Young researchers and students are competing in a disaster challenge at a natural hazards forum in the Australian city of Brisbane.
The government-funded organization Natural Hazards Research Australia has said more Australians "than ever before are exposed to the damage and destruction of floods, bushfires, cyclones, heatwaves and storms."
It reported that Australia has experienced 28 disasters that have cost more than $630 million, and 16 of these have occurred since 2000.
Experts have said that research is essential to improve Australia's readiness for natural calamities.
At the inaugural Natural Hazards Research Forum in Brisbane, young researchers have been asked to solve a key conundrum in preparing communities for floods, fires and storms; how can disaster authorities get potentially life-saving advice to the "unengaged, the moving," such as tourists or "the hard to reach"?
The winning entry aims to reach international tourists through Wi-Fi — essentially captive portals that compel visitors in flood or fires zones, for example, to watch a survival video before they can log onto the Internet at hotels, cafes or other destinations.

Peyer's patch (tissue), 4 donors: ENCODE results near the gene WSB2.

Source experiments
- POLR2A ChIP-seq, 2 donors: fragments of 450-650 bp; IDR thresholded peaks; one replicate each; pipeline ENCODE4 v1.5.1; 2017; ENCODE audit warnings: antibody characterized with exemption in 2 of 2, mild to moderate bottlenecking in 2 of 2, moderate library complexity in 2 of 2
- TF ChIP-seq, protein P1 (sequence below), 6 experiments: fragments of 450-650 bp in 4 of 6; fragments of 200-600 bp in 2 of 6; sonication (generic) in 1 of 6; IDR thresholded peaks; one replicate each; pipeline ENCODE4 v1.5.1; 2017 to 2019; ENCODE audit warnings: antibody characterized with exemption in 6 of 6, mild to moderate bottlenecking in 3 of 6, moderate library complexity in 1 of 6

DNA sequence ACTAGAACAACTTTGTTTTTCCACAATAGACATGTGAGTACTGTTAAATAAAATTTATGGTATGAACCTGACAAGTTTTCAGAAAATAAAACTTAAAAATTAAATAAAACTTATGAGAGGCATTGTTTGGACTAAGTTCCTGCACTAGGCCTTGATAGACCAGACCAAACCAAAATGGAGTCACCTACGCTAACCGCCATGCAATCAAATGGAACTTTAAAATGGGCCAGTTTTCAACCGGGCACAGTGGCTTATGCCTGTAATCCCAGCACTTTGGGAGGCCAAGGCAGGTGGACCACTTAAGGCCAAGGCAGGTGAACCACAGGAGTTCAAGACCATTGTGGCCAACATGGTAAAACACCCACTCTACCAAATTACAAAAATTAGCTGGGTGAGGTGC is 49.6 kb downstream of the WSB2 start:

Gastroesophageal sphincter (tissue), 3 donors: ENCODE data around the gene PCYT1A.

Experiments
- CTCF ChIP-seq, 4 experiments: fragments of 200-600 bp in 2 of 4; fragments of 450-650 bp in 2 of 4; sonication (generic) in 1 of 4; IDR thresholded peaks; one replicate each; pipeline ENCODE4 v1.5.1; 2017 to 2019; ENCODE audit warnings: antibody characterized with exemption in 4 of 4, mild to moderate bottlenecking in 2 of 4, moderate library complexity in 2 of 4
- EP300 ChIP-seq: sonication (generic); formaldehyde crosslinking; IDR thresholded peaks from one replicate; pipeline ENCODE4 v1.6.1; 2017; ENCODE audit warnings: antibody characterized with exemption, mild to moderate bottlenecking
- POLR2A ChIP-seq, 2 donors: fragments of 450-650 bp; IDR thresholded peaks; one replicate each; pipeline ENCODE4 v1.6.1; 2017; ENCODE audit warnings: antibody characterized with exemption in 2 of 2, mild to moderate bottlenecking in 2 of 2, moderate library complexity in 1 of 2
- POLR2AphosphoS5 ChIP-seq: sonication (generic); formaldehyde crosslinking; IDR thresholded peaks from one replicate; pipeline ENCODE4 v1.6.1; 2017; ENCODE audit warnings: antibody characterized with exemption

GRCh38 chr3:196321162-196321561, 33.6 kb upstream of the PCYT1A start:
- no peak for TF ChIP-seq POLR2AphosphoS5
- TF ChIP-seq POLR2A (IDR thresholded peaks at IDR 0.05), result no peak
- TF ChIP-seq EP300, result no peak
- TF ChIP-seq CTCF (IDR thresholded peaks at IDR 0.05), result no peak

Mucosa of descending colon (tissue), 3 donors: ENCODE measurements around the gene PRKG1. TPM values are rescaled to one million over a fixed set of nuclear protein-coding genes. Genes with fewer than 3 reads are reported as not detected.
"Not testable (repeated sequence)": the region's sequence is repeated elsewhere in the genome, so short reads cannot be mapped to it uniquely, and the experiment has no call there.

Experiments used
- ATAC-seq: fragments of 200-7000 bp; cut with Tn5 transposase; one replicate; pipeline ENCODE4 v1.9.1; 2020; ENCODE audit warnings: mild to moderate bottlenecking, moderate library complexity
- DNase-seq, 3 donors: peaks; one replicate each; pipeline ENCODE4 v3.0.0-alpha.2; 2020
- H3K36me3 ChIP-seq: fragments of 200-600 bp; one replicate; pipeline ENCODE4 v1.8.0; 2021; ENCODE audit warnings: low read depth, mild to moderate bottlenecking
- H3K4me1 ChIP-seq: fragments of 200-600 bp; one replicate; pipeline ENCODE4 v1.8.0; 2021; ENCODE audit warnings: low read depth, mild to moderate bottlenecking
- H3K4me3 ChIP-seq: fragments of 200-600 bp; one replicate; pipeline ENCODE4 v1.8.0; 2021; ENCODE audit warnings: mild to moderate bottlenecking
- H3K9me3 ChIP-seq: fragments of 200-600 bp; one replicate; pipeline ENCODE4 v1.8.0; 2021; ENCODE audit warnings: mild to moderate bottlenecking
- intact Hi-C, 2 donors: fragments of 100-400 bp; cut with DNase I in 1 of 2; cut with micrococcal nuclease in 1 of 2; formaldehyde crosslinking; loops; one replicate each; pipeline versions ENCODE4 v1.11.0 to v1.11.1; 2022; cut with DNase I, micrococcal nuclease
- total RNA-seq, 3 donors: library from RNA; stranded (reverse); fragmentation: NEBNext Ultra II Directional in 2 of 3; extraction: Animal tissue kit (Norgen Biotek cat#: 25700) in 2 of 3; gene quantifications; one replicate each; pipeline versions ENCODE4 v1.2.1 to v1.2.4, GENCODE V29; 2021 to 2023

Mark Owens from the Country Fire Authority, an emergency service in the Australians state of Victoria, told VOA that the videos would be tailored for various locations and seasons.
"Making sure the message we actually get to them will actually change their behavior but also get them to do that for the future again and again, and that is why the videos will be tailored and changed seasonally, or, you know, if there is a La Niña coming through again,” he said. “So, you know, it might then really focus on floods for a big period of time instead of bushfire."
Parts of Victoria state are currently facing one of the biggest floods in decades.
There have been rescues and evacuations along the Maribyrnong River in the city of Melbourne.
Thousands of people are also under evacuation orders for flooding in the states of New South Wales and Tasmania.
Two climatic phenomena — La Niña and the Indian Ocean Dipole — are fueling the flooding. Both occur naturally and are influenced by warmer ocean temperatures. They are dumping above-average rainfall across much of Australia, and experts say they are being super-charged by climate change.
Sydney is having its wettest year on record. More than 2 meters of rain have fallen on Australia's biggest city, breaking the previous record set in 1950.